Anyone who has been to a classical concert recently, especially at a conservatory, will note the ever-increasing number of Asian musicians, what some call an “Asian Invasion.” In 2006, of the nine new musicians hired by the New York Philharmonic, six were Asian. At the noted Eastman School of Music in Rochester, New York, fully three-quarters of the piano students are from Asia. A new study from Temple University Press, Musicians from a Different Shore, by Mari Yoshihara, analyzes the phenomenon.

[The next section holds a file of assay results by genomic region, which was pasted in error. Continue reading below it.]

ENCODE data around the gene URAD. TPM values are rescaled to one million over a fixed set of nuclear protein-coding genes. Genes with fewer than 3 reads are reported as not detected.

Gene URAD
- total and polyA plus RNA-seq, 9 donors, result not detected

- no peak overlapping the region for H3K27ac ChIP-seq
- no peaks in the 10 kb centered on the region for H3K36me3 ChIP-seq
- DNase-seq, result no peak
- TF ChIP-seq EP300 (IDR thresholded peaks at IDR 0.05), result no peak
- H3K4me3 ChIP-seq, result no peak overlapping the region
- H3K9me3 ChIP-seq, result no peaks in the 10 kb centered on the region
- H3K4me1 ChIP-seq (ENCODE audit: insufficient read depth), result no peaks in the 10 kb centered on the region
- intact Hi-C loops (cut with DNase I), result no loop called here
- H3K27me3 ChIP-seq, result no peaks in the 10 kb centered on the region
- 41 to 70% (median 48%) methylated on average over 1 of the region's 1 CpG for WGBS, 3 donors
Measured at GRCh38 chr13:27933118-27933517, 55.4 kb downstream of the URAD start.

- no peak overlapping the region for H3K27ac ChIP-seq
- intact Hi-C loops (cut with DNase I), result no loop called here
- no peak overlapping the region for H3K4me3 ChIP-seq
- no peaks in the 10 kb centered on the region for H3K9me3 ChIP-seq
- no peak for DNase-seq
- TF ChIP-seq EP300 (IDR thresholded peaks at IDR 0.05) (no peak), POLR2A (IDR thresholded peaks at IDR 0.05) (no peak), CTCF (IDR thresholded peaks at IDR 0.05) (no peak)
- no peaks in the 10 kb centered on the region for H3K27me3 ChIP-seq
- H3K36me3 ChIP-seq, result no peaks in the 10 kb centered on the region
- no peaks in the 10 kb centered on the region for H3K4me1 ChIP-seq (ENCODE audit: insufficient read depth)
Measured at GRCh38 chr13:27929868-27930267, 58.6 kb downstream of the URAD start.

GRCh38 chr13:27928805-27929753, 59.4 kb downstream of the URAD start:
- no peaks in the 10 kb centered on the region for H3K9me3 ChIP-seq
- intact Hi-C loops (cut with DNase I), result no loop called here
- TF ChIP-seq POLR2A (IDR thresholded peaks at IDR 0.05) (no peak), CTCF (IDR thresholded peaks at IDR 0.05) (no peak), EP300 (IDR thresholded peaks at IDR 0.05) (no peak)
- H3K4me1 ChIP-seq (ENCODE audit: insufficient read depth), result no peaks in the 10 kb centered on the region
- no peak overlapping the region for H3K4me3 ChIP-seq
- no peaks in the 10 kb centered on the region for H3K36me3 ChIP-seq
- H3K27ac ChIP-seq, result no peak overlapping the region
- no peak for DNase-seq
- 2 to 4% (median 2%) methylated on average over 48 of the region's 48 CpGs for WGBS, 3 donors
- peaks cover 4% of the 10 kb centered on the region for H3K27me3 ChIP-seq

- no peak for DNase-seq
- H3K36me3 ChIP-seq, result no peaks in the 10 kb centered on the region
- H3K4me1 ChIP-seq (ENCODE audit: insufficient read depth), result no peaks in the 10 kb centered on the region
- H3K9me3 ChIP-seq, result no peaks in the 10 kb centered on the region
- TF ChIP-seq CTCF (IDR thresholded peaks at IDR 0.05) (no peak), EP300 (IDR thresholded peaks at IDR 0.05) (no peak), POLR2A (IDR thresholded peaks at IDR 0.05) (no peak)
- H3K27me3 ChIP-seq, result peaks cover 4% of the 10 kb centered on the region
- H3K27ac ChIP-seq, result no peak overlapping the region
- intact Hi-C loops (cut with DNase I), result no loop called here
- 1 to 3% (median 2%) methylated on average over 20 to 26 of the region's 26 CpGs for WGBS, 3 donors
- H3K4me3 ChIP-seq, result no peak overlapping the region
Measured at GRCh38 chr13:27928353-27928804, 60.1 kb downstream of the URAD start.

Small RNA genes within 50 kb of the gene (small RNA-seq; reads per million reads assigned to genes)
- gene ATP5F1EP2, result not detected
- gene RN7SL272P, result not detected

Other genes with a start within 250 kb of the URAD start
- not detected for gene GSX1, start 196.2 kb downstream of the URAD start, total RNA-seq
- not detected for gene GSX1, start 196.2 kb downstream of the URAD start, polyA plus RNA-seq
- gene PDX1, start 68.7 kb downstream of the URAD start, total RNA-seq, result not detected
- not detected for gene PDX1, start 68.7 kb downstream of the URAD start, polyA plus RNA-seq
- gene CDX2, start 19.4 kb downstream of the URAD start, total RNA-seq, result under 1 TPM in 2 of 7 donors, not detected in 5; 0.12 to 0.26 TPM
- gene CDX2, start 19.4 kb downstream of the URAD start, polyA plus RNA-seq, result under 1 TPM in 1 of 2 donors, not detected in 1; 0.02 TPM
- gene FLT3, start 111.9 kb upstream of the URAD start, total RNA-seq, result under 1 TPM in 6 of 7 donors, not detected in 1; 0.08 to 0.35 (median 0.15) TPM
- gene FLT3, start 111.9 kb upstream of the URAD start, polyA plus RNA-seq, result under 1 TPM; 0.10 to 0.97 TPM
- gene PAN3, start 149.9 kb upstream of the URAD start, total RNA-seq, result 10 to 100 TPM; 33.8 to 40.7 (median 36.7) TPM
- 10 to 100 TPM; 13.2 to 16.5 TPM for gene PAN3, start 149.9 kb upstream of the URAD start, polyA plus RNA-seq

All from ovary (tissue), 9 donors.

Philadelphia Orchestra concertmaster David Kim recalls, during an interview transcribed in the book, that when he studied at Juilliard in the 1970’s, “Eastern European and Jewish students were diminishing and Asians were just coming up.” Kim adds: “Right now at Juilliard, it’s like all Asian.” Yoshihara asserts that in fact only 30 percent of Juilliard students today are Asian, yet the impression remains. Many Asian families seem willing to make any sacrifice in order to advance their offspring’s studies. At ten, Kim made bi-weekly flights to Juilliard from his family’s home in South Carolina, so he could study with legendary pedagogue Dorothy DeLay. Classical music enjoys great prestige among educated families in China, Japan, and Korea, akin to that routinely felt a century ago in bourgeois households in Middle and Eastern Europe.